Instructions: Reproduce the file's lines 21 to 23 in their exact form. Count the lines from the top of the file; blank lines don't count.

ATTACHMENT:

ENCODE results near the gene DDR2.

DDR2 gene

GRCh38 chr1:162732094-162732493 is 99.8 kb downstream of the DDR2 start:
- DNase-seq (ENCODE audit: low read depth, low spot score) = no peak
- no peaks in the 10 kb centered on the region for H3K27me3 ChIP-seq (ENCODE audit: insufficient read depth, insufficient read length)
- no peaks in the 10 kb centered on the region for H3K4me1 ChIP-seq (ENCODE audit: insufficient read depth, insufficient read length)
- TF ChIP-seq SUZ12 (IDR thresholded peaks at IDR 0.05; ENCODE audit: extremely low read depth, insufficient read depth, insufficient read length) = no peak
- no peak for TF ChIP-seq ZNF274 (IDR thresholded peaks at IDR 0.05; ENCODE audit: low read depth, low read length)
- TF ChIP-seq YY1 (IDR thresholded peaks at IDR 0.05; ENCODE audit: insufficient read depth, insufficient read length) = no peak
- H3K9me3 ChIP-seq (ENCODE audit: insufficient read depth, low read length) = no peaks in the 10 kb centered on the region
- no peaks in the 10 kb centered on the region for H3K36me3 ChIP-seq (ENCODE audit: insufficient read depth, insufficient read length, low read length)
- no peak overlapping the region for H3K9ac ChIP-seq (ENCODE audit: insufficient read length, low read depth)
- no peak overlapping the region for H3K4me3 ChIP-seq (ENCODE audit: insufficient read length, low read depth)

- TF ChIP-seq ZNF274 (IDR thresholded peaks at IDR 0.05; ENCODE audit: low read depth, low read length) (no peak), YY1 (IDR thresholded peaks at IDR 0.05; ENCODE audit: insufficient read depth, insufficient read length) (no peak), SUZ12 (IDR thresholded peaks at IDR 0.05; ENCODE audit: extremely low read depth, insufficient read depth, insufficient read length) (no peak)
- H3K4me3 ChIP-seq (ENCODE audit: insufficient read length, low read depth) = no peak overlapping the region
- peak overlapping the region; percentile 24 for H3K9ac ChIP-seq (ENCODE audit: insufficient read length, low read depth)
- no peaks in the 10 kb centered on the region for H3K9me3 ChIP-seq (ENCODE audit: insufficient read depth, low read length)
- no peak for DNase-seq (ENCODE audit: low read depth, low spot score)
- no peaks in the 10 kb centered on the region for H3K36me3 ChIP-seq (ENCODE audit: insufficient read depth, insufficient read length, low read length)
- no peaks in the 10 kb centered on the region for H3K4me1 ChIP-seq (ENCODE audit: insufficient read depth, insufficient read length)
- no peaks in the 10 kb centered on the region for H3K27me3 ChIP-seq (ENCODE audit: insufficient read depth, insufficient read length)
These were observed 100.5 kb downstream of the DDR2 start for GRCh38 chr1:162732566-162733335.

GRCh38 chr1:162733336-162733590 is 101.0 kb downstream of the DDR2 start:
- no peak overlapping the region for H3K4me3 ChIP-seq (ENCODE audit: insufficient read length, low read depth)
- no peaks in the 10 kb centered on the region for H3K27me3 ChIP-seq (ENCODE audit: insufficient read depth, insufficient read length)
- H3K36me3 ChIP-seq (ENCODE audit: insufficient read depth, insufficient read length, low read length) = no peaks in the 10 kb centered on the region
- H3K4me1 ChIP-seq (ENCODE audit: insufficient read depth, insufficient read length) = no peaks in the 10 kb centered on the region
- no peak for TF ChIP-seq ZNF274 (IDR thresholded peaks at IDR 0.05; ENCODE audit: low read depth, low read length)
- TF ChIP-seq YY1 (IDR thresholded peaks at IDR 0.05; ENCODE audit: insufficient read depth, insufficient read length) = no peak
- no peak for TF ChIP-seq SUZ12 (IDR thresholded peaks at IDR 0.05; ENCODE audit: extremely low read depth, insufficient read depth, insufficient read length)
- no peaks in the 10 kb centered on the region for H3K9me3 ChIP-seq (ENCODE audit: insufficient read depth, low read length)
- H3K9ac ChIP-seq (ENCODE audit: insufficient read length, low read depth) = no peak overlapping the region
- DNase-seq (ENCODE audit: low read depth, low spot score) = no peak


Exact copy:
- no peaks in the 10 kb centered on the region for H3K27me3 ChIP-seq (ENCODE audit: insufficient read depth, insufficient read length)
These were observed 100.5 kb downstream of the DDR2 start for GRCh38 chr1:162732566-162733335.

GRCh38 chr1:162733336-162733590 is 101.0 kb downstream of the DDR2 start: